A prominent politician’s career threatened by a scandalous relationship about to hit the headlines, or worse, be rumoured in society. It all sounds pretty contemporary, yet Harvey Granville Barker’s Waste, which opened at the Almeida last night, was written in the early 20th century.
This is obvious from the opening drawing room scene. Women in flowing evening dresses listen to the playing of a piano while the men talk about politics in another room – probably over brandy and cigars. A different age it might be, but the issues and concerns are much the same.
Granville Barker’s play is full of political posturing and jostling for position as the prominent Conservatives prepare for government, then try to engineer their way out of a tricky situation which comes from the outsider in their ranks, independent MP Henry Trebell.
In the hands of Will Keen, Trebell is a focused, intelligent, quick-witted man, who has foregone love and emotional attachment for the pursuit of his political raison d’etre, the disestablishment of the church. A short dalliance with Nancy Carroll’s bold, forthright, out of-place Amy O’Connell leads to an unwanted pregnancy and a scandal that can’t simply be swept under the carpet.
For all the personal turmoil within the piece – Trebell’s panic and pro-life stance, O’Connell’s belief in her right to choose – it is the political movement around them that really holds the intrigue. Like a game of chess with higher stakes, the players wait for the right moment to make their moves, drawing people in before unleashing their trap. True friendships in such circles, it seems, are rare.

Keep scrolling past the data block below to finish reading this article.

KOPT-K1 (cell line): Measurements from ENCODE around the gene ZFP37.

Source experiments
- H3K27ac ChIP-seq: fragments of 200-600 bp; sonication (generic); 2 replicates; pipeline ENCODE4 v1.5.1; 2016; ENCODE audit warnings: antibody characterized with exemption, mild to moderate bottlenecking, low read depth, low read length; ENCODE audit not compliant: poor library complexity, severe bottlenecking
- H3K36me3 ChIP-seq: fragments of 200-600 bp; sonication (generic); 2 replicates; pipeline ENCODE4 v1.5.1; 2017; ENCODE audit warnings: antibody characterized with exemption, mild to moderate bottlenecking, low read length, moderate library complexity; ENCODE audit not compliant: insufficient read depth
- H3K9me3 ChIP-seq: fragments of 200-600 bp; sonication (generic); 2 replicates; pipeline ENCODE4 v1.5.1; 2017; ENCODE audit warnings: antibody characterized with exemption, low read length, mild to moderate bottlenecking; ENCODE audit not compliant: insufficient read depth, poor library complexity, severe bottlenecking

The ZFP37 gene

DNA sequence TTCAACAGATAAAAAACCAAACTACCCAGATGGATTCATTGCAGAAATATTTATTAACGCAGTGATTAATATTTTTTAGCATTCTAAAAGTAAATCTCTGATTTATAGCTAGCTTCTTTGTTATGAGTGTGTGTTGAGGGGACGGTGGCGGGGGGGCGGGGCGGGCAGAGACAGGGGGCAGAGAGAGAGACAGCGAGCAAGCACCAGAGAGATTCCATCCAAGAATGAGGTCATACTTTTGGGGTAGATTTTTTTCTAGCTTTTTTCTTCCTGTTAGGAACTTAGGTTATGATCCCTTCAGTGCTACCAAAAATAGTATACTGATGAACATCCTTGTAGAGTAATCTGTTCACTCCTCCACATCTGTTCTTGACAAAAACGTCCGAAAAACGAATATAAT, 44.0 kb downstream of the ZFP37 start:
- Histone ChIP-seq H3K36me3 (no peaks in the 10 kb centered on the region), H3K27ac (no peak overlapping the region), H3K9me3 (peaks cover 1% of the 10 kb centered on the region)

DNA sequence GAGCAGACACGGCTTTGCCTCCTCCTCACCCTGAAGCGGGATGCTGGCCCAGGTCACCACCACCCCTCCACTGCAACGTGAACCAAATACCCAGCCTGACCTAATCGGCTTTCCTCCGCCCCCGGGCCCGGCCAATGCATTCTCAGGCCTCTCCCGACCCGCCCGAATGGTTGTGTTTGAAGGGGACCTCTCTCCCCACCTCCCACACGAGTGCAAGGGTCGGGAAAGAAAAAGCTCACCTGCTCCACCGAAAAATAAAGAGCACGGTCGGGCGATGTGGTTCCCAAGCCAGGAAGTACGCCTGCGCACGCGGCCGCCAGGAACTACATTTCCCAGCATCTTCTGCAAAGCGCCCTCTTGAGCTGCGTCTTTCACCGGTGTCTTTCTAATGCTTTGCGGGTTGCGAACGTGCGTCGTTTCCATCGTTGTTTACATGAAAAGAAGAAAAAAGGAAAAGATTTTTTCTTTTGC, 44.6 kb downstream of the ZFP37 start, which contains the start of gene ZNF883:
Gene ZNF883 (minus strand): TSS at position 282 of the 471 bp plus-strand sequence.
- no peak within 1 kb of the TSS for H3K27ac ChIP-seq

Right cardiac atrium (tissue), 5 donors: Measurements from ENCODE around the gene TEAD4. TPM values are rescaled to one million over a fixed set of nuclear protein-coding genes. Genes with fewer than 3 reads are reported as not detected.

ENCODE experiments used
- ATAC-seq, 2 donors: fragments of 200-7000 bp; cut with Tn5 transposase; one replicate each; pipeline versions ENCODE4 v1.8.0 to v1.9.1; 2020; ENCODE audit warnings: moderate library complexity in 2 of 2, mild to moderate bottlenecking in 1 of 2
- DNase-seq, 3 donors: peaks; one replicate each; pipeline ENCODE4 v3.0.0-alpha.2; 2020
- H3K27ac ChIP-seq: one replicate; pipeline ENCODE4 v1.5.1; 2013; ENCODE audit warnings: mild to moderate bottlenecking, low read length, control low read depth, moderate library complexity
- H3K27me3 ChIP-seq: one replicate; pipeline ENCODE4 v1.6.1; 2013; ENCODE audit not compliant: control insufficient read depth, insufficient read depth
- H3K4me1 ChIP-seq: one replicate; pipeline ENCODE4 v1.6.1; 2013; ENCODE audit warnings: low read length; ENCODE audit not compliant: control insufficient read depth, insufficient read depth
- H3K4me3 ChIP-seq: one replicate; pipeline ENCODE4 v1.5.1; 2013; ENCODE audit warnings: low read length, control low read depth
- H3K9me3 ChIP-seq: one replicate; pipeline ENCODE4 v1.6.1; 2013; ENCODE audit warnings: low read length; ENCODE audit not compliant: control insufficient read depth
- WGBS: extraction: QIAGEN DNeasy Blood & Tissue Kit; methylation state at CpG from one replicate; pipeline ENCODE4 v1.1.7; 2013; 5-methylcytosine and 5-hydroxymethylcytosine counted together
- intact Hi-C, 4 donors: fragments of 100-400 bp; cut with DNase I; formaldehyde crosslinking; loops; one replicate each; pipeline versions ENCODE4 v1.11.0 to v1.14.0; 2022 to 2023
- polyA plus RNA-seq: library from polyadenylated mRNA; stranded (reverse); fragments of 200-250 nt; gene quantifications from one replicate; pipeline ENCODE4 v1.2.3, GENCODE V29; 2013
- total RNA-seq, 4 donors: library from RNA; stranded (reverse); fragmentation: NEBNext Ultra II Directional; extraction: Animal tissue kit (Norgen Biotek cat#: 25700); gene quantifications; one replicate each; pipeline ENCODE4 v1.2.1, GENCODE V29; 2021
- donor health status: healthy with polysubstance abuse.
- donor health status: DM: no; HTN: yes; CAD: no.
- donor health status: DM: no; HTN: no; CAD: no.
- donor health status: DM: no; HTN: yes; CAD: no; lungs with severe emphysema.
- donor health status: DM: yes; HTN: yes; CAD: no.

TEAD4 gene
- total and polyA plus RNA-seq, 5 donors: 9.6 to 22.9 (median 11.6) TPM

Richard Cordery’s cigar-smoking Blackborough, while looking like a shifty factory owner, is the most honest of the lot, up front about politics being about votes not ideas. Hugh Ross’s Horsham, who has been playing the game for years, is all too aware of the right moves to make, but is somehow likeable with it. Yet the arch-manipulator of the drawing-room set is Jessica Turner’s upper class Grand Master, Lady Julia Farrant whose engineering and falseness knows no bounds.
It probably shouldn’t be surprising that not much has changed in nearly a century; that the same arguments about abortion, the church, education and politics keep coming around. There is certainly no question of relevance about Samuel West’s decision to revive Waste at a time when American politics stands on the brink of history and the British government finds a new crisis every other day. But it is still a touch depressing that, as Horsham points out, the best and most promising politicians, who could actually make a difference, can be so easily derailed, not just through their own personal actions, but by the way those actions are used and exploited by their peers.